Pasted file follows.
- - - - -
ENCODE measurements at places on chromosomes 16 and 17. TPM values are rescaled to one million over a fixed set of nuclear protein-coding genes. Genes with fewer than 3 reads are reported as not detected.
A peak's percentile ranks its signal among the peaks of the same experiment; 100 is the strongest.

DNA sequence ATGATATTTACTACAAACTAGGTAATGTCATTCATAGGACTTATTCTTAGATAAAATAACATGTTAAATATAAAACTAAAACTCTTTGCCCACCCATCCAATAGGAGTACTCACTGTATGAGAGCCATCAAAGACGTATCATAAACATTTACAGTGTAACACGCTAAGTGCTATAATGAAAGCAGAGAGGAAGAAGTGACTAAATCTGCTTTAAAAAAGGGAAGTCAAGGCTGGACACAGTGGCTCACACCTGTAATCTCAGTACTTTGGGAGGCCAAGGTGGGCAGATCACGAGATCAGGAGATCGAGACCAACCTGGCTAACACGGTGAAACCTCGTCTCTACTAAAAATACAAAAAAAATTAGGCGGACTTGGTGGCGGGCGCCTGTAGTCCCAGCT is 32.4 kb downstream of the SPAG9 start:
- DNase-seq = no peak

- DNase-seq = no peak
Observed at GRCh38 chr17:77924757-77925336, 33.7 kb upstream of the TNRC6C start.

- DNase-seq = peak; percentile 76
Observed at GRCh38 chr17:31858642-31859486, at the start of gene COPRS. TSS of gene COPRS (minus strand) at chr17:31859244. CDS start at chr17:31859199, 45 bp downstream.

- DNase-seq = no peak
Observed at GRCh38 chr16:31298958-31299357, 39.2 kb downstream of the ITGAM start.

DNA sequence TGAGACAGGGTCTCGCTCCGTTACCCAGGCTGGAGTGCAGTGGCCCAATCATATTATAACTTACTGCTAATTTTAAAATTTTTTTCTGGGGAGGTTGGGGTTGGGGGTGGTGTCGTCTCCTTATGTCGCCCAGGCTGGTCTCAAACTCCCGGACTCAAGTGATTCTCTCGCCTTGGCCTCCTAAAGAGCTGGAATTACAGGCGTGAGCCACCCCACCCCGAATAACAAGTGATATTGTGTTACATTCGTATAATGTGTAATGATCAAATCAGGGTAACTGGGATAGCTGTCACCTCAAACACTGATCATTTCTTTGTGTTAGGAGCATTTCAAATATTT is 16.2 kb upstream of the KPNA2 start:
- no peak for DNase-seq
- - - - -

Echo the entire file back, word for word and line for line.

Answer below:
ENCODE measurements at places on chromosomes 16 and 17. TPM values are rescaled to one million over a fixed set of nuclear protein-coding genes. Genes with fewer than 3 reads are reported as not detected.
A peak's percentile ranks its signal among the peaks of the same experiment; 100 is the strongest.

DNA sequence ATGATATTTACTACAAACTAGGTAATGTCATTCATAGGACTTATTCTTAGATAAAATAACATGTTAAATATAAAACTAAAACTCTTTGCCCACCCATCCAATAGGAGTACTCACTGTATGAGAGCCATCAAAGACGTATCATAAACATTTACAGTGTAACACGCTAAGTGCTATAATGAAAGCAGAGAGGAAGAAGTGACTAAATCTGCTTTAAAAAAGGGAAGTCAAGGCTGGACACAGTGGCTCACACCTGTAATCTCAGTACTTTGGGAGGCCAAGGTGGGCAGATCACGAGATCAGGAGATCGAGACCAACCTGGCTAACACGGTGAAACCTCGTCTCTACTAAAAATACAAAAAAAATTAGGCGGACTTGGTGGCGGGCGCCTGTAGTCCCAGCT is 32.4 kb downstream of the SPAG9 start:
- DNase-seq = no peak

- DNase-seq = no peak
Observed at GRCh38 chr17:77924757-77925336, 33.7 kb upstream of the TNRC6C start.

- DNase-seq = peak; percentile 76
Observed at GRCh38 chr17:31858642-31859486, at the start of gene COPRS. TSS of gene COPRS (minus strand) at chr17:31859244. CDS start at chr17:31859199, 45 bp downstream.

- DNase-seq = no peak
Observed at GRCh38 chr16:31298958-31299357, 39.2 kb downstream of the ITGAM start.

DNA sequence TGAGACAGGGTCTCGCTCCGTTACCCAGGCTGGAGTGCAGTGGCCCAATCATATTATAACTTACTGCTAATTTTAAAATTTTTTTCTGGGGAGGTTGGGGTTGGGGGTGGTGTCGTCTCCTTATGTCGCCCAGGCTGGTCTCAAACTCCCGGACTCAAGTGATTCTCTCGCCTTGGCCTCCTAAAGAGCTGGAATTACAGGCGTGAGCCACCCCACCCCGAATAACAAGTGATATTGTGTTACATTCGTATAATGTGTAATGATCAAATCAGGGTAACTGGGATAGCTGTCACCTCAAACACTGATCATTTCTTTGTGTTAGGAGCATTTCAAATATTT is 16.2 kb upstream of the KPNA2 start:
- no peak for DNase-seq